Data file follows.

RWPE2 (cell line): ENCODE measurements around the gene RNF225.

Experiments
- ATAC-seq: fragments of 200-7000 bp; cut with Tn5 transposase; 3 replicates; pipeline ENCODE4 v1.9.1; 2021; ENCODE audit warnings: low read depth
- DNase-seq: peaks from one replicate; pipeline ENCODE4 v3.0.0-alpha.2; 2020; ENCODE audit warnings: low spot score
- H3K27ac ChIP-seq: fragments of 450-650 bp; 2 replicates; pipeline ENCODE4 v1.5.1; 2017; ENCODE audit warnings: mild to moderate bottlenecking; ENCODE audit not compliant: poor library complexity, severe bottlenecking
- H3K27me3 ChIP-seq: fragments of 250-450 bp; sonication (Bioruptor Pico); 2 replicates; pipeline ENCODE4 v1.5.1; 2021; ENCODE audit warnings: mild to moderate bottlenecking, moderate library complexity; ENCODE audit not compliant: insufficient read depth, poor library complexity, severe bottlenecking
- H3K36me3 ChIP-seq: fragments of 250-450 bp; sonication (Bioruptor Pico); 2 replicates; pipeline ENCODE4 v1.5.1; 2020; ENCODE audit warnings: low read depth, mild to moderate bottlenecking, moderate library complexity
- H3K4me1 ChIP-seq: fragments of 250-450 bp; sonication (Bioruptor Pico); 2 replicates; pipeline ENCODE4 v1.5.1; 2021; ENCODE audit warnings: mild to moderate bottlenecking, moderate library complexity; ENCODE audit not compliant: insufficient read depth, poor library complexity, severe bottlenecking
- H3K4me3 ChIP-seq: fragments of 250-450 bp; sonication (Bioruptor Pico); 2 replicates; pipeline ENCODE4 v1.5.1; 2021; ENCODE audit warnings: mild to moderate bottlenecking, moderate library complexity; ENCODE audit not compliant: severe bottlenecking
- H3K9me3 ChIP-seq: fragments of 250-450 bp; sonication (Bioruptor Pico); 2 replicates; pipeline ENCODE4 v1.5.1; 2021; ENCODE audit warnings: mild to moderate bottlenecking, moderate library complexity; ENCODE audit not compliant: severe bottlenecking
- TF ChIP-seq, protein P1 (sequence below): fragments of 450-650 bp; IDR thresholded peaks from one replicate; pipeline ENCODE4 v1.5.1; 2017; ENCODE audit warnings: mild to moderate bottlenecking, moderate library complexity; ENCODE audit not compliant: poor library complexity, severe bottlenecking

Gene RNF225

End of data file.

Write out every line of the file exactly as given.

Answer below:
RWPE2 (cell line): ENCODE measurements around the gene RNF225.

Experiments
- ATAC-seq: fragments of 200-7000 bp; cut with Tn5 transposase; 3 replicates; pipeline ENCODE4 v1.9.1; 2021; ENCODE audit warnings: low read depth
- DNase-seq: peaks from one replicate; pipeline ENCODE4 v3.0.0-alpha.2; 2020; ENCODE audit warnings: low spot score
- H3K27ac ChIP-seq: fragments of 450-650 bp; 2 replicates; pipeline ENCODE4 v1.5.1; 2017; ENCODE audit warnings: mild to moderate bottlenecking; ENCODE audit not compliant: poor library complexity, severe bottlenecking
- H3K27me3 ChIP-seq: fragments of 250-450 bp; sonication (Bioruptor Pico); 2 replicates; pipeline ENCODE4 v1.5.1; 2021; ENCODE audit warnings: mild to moderate bottlenecking, moderate library complexity; ENCODE audit not compliant: insufficient read depth, poor library complexity, severe bottlenecking
- H3K36me3 ChIP-seq: fragments of 250-450 bp; sonication (Bioruptor Pico); 2 replicates; pipeline ENCODE4 v1.5.1; 2020; ENCODE audit warnings: low read depth, mild to moderate bottlenecking, moderate library complexity
- H3K4me1 ChIP-seq: fragments of 250-450 bp; sonication (Bioruptor Pico); 2 replicates; pipeline ENCODE4 v1.5.1; 2021; ENCODE audit warnings: mild to moderate bottlenecking, moderate library complexity; ENCODE audit not compliant: insufficient read depth, poor library complexity, severe bottlenecking
- H3K4me3 ChIP-seq: fragments of 250-450 bp; sonication (Bioruptor Pico); 2 replicates; pipeline ENCODE4 v1.5.1; 2021; ENCODE audit warnings: mild to moderate bottlenecking, moderate library complexity; ENCODE audit not compliant: severe bottlenecking
- H3K9me3 ChIP-seq: fragments of 250-450 bp; sonication (Bioruptor Pico); 2 replicates; pipeline ENCODE4 v1.5.1; 2021; ENCODE audit warnings: mild to moderate bottlenecking, moderate library complexity; ENCODE audit not compliant: severe bottlenecking
- TF ChIP-seq, protein P1 (sequence below): fragments of 450-650 bp; IDR thresholded peaks from one replicate; pipeline ENCODE4 v1.5.1; 2017; ENCODE audit warnings: mild to moderate bottlenecking, moderate library complexity; ENCODE audit not compliant: poor library complexity, severe bottlenecking

Gene RNF225